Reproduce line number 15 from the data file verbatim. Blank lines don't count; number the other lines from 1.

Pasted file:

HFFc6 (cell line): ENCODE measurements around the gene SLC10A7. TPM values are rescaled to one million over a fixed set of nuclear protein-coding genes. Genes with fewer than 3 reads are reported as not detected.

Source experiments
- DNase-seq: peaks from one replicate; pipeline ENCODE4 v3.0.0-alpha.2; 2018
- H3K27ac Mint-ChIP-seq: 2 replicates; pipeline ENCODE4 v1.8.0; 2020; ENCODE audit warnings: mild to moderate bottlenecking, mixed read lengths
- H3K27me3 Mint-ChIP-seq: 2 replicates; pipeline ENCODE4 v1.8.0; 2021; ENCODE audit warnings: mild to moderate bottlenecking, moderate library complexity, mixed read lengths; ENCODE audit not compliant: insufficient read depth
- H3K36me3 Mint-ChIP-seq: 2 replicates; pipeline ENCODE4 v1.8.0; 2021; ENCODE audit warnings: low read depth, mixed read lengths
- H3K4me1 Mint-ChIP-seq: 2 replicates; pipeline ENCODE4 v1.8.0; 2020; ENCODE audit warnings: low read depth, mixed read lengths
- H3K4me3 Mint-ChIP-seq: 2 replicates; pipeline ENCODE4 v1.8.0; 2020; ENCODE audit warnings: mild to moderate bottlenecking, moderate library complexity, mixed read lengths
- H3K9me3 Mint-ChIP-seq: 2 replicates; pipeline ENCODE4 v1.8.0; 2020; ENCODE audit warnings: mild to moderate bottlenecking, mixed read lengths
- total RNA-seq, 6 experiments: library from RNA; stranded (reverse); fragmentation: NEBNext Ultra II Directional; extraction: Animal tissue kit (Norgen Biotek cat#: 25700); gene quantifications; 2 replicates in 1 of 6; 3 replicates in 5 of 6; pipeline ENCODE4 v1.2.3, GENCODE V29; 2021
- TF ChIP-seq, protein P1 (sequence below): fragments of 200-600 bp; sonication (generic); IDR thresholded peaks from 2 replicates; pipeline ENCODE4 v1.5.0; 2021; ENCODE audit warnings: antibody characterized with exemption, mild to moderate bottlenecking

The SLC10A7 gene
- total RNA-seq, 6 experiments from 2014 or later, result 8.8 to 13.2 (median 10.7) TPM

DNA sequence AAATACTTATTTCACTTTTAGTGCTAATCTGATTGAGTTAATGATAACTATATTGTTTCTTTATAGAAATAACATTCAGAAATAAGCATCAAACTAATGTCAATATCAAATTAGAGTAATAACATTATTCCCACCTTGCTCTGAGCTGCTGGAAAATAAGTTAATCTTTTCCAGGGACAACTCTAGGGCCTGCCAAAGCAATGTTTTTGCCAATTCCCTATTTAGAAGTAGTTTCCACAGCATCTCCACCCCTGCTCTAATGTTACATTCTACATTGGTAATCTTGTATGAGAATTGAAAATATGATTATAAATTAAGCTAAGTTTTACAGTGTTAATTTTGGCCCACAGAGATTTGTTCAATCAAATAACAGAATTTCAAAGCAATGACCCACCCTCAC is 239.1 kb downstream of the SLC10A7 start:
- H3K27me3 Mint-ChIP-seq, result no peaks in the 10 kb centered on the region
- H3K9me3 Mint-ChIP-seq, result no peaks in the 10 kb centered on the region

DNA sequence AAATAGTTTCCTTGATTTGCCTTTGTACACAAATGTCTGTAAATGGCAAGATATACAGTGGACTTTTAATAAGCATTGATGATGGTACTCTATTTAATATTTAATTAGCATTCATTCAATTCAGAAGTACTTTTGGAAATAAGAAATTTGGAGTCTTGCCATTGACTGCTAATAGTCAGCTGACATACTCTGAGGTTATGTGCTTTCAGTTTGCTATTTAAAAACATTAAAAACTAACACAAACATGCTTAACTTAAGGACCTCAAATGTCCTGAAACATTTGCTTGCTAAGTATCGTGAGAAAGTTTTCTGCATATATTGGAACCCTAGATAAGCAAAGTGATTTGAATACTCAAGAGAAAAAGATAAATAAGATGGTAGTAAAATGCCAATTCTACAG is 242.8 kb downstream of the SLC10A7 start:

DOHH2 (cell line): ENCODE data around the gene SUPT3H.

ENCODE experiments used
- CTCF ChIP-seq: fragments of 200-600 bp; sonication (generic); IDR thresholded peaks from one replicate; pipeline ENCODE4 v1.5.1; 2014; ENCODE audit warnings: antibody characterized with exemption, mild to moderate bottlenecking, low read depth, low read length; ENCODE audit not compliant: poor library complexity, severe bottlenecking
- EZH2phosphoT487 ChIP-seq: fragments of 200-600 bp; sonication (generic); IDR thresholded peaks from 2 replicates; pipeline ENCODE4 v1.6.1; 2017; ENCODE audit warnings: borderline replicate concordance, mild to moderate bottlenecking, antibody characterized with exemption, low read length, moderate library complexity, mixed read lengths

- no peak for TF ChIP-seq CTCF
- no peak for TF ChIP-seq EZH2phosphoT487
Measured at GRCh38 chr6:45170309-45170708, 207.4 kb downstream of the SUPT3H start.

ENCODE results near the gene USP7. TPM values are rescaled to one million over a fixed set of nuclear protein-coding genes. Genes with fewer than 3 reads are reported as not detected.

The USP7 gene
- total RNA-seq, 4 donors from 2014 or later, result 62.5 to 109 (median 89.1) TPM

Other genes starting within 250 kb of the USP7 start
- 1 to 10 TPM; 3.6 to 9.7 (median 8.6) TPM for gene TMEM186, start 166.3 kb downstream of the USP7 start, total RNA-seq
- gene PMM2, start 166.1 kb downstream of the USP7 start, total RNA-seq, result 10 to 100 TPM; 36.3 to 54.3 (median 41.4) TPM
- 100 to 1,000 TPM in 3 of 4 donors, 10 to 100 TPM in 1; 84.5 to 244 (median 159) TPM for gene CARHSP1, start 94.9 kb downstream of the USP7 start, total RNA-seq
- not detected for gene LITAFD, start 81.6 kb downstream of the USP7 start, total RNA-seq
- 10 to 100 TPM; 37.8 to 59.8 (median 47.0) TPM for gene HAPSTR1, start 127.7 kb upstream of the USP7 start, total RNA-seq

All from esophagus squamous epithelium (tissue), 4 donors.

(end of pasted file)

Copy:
- H3K27me3 Mint-ChIP-seq, result no peaks in the 10 kb centered on the region